A vein of Galen malformation starts during early prenatal development, as early as the first trimester. In normal prenatal development, a large vein forms at the base of the brain and is eventually replaced by a true vein of Galen. When a child has a vein of Galen malformation, high-pressure, oxygen-rich blood from the arteries flows directly into the initial vein, preventing development of the actual vein of Galen.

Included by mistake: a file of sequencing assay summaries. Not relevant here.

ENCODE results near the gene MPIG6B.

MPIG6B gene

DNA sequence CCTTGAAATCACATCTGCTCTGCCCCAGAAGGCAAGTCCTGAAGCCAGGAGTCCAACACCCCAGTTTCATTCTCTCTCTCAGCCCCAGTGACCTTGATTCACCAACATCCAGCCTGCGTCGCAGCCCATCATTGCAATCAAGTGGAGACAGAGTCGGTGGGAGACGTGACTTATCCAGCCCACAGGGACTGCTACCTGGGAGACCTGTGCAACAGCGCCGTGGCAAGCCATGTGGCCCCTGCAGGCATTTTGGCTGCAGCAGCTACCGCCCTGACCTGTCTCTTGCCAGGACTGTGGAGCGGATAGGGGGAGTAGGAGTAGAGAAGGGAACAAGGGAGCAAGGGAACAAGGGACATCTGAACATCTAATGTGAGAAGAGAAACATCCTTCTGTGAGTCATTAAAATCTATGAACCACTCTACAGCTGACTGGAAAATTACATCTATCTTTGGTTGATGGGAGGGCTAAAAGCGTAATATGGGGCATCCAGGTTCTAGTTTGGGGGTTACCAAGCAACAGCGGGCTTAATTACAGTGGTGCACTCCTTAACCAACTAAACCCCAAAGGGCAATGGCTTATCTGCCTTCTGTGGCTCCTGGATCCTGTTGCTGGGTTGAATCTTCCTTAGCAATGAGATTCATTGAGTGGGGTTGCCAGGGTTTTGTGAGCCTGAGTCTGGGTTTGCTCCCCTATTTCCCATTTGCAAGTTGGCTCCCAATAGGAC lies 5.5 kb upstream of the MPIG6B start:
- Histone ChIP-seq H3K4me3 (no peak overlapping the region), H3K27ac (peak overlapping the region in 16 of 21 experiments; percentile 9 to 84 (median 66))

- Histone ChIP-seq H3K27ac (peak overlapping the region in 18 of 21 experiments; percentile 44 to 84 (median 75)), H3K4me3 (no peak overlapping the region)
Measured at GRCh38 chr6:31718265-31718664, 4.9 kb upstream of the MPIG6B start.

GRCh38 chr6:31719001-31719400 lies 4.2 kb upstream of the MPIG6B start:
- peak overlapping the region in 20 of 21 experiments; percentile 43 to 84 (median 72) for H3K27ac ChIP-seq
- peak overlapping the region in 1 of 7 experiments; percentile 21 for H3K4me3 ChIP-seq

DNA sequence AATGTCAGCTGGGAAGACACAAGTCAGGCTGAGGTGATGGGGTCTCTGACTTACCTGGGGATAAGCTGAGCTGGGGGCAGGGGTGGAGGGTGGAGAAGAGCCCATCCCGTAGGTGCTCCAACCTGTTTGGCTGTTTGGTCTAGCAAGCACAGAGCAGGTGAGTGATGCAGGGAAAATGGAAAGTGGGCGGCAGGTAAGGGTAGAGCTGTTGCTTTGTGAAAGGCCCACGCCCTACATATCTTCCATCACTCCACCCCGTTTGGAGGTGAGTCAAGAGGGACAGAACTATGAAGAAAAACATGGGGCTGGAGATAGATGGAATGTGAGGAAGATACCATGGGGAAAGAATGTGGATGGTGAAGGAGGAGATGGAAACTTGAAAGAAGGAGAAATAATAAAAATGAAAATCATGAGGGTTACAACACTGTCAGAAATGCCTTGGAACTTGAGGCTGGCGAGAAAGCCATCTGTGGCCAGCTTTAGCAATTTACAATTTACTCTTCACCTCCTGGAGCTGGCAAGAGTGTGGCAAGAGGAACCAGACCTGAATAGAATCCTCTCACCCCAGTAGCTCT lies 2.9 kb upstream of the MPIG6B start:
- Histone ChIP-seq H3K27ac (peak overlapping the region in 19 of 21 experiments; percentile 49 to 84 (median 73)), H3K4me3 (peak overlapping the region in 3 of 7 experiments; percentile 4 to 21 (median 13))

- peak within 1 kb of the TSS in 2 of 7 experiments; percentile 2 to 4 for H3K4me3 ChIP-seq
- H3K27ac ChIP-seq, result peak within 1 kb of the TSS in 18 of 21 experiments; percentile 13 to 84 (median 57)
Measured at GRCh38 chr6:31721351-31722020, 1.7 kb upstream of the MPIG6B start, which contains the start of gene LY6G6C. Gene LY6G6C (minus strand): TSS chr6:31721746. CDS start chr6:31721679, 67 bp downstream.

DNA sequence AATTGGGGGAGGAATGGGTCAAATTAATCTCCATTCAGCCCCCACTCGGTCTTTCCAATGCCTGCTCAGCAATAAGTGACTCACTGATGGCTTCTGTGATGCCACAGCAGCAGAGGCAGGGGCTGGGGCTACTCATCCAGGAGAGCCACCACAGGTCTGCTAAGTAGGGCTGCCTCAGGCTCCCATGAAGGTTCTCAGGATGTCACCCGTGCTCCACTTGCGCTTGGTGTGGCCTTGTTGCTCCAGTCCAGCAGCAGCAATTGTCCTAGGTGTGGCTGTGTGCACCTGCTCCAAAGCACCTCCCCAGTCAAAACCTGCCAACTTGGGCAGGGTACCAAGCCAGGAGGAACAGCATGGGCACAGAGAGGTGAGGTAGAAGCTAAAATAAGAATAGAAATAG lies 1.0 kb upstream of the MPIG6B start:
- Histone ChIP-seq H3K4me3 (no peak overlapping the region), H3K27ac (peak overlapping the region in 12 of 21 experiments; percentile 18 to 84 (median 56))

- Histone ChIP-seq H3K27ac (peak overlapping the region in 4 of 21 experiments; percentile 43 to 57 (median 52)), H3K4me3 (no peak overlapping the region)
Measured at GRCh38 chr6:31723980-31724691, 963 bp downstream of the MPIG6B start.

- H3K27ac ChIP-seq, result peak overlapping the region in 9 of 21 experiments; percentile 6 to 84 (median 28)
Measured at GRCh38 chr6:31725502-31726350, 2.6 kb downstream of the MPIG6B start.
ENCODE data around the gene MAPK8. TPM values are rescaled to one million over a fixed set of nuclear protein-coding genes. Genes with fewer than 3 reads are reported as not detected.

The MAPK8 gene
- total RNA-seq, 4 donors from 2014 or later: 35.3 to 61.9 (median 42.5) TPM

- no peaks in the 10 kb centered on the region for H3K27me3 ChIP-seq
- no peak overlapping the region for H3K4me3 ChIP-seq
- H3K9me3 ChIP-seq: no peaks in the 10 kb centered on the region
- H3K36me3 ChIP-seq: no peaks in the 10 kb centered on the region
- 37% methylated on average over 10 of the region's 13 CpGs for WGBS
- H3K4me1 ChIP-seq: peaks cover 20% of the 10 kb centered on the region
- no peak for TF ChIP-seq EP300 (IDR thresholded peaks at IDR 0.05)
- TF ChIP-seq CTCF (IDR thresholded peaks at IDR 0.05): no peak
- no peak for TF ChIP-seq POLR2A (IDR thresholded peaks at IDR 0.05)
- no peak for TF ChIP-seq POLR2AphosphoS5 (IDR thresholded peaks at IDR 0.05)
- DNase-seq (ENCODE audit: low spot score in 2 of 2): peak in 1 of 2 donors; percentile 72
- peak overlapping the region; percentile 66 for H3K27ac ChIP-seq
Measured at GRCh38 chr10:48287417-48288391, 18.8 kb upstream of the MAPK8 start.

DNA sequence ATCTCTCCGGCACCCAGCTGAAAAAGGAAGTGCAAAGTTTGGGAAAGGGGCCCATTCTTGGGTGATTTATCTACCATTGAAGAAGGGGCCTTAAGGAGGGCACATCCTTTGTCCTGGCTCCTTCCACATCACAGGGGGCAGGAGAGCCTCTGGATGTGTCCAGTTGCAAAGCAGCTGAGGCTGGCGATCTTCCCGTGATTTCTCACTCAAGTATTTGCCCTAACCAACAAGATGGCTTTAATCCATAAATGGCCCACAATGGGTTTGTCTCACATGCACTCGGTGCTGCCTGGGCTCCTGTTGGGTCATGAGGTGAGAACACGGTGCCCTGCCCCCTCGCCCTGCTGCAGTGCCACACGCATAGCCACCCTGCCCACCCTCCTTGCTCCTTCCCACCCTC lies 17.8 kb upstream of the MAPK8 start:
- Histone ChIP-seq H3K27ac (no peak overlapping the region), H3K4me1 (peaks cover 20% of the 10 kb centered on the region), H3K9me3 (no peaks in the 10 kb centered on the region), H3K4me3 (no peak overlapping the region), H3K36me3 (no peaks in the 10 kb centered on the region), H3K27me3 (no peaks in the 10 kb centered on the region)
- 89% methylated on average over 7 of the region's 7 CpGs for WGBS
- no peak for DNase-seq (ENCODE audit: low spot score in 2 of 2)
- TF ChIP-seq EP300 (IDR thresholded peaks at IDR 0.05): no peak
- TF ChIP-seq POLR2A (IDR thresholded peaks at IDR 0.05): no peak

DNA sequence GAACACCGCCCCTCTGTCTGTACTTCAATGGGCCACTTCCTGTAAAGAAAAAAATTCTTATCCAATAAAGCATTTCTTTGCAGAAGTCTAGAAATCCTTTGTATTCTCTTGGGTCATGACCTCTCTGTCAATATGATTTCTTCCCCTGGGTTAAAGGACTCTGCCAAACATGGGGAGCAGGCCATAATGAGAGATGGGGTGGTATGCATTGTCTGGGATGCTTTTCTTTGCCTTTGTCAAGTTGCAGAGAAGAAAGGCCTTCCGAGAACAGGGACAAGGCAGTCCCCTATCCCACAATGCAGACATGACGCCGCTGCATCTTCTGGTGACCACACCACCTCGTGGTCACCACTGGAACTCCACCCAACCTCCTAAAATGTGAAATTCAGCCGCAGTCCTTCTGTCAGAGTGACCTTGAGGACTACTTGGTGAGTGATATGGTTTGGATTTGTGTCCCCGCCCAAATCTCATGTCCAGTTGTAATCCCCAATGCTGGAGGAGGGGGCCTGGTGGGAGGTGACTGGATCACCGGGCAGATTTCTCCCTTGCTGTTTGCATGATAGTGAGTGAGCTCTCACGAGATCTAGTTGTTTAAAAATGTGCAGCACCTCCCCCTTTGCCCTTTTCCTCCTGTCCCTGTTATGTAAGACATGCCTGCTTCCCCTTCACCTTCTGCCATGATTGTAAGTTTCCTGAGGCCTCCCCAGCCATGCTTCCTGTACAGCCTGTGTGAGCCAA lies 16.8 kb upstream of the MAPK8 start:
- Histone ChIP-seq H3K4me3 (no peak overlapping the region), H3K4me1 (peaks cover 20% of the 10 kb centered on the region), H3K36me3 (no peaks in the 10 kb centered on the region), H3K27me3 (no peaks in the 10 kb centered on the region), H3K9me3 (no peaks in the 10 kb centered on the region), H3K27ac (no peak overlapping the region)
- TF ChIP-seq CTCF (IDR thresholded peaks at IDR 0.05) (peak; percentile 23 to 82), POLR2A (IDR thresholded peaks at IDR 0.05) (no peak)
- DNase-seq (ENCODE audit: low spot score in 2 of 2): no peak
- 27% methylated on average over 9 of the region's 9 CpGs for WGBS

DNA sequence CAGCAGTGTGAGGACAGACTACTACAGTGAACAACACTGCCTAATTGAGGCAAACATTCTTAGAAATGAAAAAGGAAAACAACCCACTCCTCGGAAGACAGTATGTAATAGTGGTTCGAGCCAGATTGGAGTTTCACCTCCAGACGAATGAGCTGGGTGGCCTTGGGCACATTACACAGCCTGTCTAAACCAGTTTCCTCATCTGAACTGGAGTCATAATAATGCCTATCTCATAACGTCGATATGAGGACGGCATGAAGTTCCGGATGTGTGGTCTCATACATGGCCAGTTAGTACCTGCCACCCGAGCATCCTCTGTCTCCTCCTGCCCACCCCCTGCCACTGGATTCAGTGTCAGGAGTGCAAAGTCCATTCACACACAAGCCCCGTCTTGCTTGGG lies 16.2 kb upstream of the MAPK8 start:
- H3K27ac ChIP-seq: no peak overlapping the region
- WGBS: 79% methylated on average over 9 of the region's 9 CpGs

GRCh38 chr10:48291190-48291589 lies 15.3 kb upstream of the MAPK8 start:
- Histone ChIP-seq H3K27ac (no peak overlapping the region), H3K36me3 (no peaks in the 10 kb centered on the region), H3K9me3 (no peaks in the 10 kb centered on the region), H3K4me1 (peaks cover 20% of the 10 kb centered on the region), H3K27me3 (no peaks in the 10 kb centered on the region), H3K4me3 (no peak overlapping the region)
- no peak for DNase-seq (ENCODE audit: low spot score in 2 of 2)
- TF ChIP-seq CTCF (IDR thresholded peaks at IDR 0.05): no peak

Without the vein of Galen, oxygen-rich blood is unable to flow slowly through capillaries that deliver this blood to surrounding tissues. Since there is also no slowing of the blood flow, it rushes quickly away through the vein, causing a constant rush of blood to the heart and lungs. The heart and lungs have to work extra hard to keep up with the volume of blood, which may result in congestive heart failure or pulmonary hypertension. These conditions are often life-threatening.